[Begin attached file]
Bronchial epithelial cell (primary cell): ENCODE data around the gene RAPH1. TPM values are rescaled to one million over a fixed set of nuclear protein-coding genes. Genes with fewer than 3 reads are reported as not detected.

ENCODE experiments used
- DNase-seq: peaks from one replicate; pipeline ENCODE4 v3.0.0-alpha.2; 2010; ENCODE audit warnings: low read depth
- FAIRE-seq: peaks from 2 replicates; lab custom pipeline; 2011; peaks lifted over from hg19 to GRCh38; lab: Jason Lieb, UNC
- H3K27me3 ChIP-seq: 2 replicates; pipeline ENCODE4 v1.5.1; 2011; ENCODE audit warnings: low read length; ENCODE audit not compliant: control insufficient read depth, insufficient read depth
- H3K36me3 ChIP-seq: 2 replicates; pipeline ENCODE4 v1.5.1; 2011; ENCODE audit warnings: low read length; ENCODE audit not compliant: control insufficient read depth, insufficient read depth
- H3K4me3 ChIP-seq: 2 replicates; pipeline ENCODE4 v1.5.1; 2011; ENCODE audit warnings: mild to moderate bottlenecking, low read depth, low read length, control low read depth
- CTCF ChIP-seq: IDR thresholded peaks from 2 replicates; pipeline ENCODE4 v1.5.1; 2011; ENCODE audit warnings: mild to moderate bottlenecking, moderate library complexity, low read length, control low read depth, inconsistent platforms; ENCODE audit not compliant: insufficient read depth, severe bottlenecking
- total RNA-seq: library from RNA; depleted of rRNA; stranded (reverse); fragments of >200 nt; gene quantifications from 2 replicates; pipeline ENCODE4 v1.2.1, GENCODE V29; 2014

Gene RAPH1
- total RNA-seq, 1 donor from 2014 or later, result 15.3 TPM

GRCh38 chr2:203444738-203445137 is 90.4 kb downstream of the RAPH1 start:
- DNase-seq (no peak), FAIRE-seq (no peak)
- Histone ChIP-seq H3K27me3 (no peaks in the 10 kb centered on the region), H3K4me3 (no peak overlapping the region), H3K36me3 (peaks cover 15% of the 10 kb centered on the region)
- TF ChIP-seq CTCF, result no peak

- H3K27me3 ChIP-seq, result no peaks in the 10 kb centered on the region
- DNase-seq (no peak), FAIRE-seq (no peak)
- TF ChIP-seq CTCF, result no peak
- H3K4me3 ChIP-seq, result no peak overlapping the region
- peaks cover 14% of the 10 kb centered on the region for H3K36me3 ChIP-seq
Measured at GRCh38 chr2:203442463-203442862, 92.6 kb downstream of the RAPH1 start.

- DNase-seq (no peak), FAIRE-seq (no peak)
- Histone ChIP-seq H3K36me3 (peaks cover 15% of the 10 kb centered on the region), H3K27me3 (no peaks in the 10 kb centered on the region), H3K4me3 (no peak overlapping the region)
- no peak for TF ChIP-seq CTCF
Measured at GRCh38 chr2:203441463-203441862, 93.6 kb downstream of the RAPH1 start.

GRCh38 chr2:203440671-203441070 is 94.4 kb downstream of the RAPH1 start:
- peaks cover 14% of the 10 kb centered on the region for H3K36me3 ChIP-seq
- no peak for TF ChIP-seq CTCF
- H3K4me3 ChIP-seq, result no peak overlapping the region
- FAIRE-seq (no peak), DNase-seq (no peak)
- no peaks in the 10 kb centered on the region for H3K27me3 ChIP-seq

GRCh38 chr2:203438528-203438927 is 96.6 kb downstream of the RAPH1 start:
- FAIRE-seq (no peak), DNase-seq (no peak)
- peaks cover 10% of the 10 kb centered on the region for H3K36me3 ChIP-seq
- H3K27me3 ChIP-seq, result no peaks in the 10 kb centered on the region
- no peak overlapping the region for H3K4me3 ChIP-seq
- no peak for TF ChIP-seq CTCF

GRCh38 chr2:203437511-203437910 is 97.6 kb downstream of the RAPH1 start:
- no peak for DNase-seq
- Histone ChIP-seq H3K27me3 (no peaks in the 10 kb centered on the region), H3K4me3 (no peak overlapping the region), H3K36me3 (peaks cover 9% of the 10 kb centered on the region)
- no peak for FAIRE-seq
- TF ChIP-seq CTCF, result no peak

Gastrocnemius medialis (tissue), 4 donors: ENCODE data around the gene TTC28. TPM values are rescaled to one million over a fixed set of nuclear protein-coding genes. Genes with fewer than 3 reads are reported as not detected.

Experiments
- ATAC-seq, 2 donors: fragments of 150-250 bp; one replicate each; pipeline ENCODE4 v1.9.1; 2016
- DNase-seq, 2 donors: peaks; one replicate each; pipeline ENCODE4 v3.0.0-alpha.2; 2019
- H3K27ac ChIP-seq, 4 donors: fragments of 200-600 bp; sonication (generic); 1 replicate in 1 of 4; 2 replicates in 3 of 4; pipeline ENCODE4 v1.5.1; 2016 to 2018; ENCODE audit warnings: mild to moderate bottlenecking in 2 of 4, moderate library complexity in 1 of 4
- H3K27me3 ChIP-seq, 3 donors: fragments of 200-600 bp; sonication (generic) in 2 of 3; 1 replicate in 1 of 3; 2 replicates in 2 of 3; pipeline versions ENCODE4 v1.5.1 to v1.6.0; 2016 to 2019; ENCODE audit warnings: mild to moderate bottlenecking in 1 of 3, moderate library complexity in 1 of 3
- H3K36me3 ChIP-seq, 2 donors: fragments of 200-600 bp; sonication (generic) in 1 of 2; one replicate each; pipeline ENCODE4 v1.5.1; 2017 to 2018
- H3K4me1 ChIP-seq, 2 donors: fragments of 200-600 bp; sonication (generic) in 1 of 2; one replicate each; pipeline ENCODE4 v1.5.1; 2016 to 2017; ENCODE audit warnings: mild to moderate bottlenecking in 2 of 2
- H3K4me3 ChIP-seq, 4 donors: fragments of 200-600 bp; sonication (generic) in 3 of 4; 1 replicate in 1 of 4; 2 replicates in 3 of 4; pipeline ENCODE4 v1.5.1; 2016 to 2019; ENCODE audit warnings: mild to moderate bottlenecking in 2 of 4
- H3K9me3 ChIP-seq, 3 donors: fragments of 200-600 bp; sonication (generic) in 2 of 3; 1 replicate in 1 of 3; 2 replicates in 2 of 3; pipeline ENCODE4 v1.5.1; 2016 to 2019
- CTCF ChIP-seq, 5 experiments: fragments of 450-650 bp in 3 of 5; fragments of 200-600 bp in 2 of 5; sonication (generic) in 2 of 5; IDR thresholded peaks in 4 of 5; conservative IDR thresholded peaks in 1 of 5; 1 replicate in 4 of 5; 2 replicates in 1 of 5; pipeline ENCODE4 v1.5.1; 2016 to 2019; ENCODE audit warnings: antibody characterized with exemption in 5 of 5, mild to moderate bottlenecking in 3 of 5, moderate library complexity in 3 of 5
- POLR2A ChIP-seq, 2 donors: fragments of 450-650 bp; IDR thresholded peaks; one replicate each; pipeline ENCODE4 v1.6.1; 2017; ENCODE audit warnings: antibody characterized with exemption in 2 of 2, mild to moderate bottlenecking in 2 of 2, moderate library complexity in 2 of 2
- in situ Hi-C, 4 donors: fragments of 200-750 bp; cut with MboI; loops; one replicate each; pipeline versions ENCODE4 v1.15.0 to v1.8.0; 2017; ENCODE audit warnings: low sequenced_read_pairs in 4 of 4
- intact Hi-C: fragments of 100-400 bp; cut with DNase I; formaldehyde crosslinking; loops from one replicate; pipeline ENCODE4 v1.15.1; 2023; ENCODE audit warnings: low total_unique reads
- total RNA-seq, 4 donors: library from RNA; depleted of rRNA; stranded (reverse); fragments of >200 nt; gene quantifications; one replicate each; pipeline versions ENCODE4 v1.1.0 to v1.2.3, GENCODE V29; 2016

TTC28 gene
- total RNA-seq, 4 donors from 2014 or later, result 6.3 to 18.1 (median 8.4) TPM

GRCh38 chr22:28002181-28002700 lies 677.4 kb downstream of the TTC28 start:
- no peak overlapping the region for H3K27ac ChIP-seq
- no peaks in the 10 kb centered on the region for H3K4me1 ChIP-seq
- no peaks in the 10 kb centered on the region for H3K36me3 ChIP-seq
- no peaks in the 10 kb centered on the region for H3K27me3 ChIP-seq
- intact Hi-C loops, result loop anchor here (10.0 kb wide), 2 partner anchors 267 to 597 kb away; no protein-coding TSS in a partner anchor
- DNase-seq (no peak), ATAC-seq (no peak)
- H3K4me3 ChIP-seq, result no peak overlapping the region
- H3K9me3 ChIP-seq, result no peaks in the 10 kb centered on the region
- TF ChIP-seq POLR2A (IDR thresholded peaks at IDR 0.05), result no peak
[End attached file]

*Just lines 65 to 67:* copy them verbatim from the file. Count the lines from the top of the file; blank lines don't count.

- intact Hi-C loops, result loop anchor here (10.0 kb wide), 2 partner anchors 267 to 597 kb away; no protein-coding TSS in a partner anchor
- DNase-seq (no peak), ATAC-seq (no peak)
- H3K4me3 ChIP-seq, result no peak overlapping the region